Pennsylvania Gives Criminals a Clean Slate

Friday begins the dawn of a new era for Pennsylvania citizens. A law that was signed last year to seal millions of criminal records as part of a Clean Slate bill will go into effect that day.

The new law will wipe clean nearly half of all the charges in the state of Pennsylvania’s court database by this time next year.

Pennsylvania is the first state to put a law of this kind to use, although several others are looking into similar ideas.

Last year when it was signed into existence, it was done so with a nearly unanimous vote by state legislation.

The law went into effect on Friday, June 28, 2019, and will give state courts until June of next year to seal nearly 30 million records automatically.

Before this law, people must have filed court petitions to have their record sealed, according to the Community Legal Services of Philadelphia.

Governor Tom Wolf said last year after signing the bill into action, “I am proud to sign this legislation, which will make it easier for those who have interacted with the justice system to reduce the stigma they face when looking for employment and housing.”

The idea is to give those with a criminal record a second chance, so to speak, and the ability to do things like getting a good job, buying a home, or even going to college.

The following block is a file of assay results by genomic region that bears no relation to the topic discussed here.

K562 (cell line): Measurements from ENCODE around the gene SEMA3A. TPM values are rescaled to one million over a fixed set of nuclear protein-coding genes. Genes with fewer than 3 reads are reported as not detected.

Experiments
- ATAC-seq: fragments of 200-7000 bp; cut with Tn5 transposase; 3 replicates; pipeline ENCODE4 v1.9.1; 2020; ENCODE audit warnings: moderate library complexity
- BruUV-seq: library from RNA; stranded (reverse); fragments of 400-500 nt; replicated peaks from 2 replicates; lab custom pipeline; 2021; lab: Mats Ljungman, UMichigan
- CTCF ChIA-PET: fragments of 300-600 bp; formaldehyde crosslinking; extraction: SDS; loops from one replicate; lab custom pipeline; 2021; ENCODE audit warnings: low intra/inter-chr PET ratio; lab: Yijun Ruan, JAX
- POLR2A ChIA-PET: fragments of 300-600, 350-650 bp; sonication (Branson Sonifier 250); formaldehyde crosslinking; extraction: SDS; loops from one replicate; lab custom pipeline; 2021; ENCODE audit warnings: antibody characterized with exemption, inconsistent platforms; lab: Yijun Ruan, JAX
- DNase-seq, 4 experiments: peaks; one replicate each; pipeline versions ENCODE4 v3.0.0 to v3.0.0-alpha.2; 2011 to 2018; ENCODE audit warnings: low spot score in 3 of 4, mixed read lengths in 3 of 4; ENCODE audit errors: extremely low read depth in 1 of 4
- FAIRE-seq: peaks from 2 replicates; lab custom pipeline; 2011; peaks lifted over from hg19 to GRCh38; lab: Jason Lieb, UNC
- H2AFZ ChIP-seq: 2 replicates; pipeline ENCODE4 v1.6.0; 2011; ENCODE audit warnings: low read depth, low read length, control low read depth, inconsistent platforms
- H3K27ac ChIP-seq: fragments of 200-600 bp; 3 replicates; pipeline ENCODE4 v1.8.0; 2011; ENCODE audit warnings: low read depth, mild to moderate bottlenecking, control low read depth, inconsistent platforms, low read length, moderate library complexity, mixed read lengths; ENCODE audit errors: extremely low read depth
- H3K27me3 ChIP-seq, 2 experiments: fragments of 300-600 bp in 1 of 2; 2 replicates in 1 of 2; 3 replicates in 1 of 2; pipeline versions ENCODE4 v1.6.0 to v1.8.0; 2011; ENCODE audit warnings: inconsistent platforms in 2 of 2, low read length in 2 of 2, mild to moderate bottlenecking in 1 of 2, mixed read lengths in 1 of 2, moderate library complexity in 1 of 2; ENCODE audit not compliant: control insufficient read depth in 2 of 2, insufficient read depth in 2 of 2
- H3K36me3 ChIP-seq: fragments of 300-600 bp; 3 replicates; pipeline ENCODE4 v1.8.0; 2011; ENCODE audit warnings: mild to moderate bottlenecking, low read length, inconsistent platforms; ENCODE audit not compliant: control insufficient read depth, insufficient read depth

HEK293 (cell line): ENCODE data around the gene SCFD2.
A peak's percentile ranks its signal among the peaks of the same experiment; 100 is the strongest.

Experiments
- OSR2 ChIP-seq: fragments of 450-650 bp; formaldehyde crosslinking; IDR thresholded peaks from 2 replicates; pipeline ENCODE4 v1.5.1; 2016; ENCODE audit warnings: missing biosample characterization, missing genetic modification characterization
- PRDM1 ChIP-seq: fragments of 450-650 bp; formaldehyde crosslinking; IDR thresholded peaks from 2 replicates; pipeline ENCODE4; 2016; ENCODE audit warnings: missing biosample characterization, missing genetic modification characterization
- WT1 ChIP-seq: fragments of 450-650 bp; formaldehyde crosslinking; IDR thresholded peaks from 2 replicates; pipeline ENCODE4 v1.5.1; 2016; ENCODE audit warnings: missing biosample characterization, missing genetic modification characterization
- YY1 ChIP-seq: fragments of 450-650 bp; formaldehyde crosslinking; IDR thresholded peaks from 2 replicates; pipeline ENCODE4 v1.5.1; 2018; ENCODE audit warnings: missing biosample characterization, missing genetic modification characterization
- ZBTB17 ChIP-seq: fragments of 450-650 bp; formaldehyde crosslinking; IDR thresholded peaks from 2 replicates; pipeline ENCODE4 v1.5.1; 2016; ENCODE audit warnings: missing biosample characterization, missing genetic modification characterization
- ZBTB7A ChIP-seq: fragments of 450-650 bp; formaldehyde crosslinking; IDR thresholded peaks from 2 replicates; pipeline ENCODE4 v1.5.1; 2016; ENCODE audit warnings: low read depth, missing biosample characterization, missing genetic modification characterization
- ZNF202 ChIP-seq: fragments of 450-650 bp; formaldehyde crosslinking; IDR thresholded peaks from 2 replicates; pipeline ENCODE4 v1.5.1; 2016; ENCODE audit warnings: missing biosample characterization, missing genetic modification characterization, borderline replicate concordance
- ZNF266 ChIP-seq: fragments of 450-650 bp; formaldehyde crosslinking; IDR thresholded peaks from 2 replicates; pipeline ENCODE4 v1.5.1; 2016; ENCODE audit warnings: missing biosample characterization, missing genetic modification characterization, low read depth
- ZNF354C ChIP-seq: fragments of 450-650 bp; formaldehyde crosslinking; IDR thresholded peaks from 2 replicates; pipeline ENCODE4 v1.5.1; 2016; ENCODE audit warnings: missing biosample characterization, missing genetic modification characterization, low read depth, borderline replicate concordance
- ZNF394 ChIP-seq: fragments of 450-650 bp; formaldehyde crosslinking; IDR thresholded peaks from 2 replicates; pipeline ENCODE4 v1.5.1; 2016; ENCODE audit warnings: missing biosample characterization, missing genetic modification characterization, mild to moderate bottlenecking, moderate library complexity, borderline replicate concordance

But before you get concerned that your college roommate or your new neighbor is a convicted serial killer, there are a few things you should know.

Firstly, not all criminals are eligible for a Clean Slate.

Only those who have been found not guilty or those who have committed nonviolent crimes more than ten years ago will have their records sealed.

Also, those who served less than two years in prison for misdemeanor offenses will be sealed, as well as charges that ended with no convictions. People must have also paid for all of their court fees and fines to be eligible.

Those who are found guilty of crimes on a more severe note such as sexual assault, homicide, violence, and child endangerment will not be eligible.

Secondly, they may be sealed but not gone.

It’s also important to note that while some criminal records will be sealed, they will still be accessible to law enforcement agencies, those who use FBI background checks, and employers who require criminal records to be considered under federal law.

According to the Community Legal Services of Philadelphia, records that have been sealed do not show up on background checks that most employers, landlords, and colleges use.

The group says, “If information regarding criminal history is requested by an employer, school, or landlord, a person whose cases have been sealed by Clean Slate may respond as if the offense did not occur. If your whole record has been sealed, you can say you do not have any record.”

And it appears the idea is catching on.

According to the Center for American Progress, between 70 and 100 million Americans have a criminal record of some sort, making it difficult to get loans of just about kind, go to college, and find decent work.

This new law is to help those who made stupid decisions when they were young get a fresh start and make something better of themselves.

Other states, such as Colorado and Michigan, are beginning to consider implementing similar legislation, as is Congress.

Last year a similar bill was introduced that would clear specific federal records.